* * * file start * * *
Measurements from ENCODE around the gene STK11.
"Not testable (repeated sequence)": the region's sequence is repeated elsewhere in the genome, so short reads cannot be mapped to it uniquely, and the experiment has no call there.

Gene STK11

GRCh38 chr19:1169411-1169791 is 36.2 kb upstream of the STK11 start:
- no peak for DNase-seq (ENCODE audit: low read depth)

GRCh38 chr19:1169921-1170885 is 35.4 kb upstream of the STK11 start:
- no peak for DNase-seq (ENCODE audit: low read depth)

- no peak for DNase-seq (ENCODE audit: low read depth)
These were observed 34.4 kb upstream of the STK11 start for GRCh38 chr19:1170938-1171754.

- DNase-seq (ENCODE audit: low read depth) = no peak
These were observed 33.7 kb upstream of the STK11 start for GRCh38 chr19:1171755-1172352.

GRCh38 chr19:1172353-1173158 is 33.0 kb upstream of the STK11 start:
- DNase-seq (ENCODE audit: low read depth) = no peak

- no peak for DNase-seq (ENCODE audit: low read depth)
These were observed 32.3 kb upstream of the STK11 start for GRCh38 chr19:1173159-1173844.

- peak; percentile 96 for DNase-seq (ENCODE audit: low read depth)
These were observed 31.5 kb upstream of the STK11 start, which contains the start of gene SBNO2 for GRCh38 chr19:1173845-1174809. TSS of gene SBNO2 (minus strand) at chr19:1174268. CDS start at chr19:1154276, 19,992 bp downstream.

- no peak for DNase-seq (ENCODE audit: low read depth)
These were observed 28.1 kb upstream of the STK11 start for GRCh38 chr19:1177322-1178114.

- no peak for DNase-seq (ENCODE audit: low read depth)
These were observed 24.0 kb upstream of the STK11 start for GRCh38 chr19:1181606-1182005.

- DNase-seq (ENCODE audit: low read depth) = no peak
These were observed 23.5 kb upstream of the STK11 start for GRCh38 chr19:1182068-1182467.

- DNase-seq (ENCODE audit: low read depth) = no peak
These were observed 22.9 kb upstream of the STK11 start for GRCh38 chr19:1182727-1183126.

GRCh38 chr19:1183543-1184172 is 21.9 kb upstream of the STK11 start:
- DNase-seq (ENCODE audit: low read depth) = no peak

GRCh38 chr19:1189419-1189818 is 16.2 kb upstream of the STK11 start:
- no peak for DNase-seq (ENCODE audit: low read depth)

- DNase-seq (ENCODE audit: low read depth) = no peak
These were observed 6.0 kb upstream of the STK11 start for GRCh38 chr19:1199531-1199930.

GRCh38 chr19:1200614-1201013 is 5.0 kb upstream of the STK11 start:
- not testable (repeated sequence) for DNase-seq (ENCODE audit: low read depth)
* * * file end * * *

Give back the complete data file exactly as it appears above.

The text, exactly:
Measurements from ENCODE around the gene STK11.
"Not testable (repeated sequence)": the region's sequence is repeated elsewhere in the genome, so short reads cannot be mapped to it uniquely, and the experiment has no call there.

Gene STK11

GRCh38 chr19:1169411-1169791 is 36.2 kb upstream of the STK11 start:
- no peak for DNase-seq (ENCODE audit: low read depth)

GRCh38 chr19:1169921-1170885 is 35.4 kb upstream of the STK11 start:
- no peak for DNase-seq (ENCODE audit: low read depth)

- no peak for DNase-seq (ENCODE audit: low read depth)
These were observed 34.4 kb upstream of the STK11 start for GRCh38 chr19:1170938-1171754.

- DNase-seq (ENCODE audit: low read depth) = no peak
These were observed 33.7 kb upstream of the STK11 start for GRCh38 chr19:1171755-1172352.

GRCh38 chr19:1172353-1173158 is 33.0 kb upstream of the STK11 start:
- DNase-seq (ENCODE audit: low read depth) = no peak

- no peak for DNase-seq (ENCODE audit: low read depth)
These were observed 32.3 kb upstream of the STK11 start for GRCh38 chr19:1173159-1173844.

- peak; percentile 96 for DNase-seq (ENCODE audit: low read depth)
These were observed 31.5 kb upstream of the STK11 start, which contains the start of gene SBNO2 for GRCh38 chr19:1173845-1174809. TSS of gene SBNO2 (minus strand) at chr19:1174268. CDS start at chr19:1154276, 19,992 bp downstream.

- no peak for DNase-seq (ENCODE audit: low read depth)
These were observed 28.1 kb upstream of the STK11 start for GRCh38 chr19:1177322-1178114.

- no peak for DNase-seq (ENCODE audit: low read depth)
These were observed 24.0 kb upstream of the STK11 start for GRCh38 chr19:1181606-1182005.

- DNase-seq (ENCODE audit: low read depth) = no peak
These were observed 23.5 kb upstream of the STK11 start for GRCh38 chr19:1182068-1182467.

- DNase-seq (ENCODE audit: low read depth) = no peak
These were observed 22.9 kb upstream of the STK11 start for GRCh38 chr19:1182727-1183126.

GRCh38 chr19:1183543-1184172 is 21.9 kb upstream of the STK11 start:
- DNase-seq (ENCODE audit: low read depth) = no peak

GRCh38 chr19:1189419-1189818 is 16.2 kb upstream of the STK11 start:
- no peak for DNase-seq (ENCODE audit: low read depth)

- DNase-seq (ENCODE audit: low read depth) = no peak
These were observed 6.0 kb upstream of the STK11 start for GRCh38 chr19:1199531-1199930.

GRCh38 chr19:1200614-1201013 is 5.0 kb upstream of the STK11 start:
- not testable (repeated sequence) for DNase-seq (ENCODE audit: low read depth)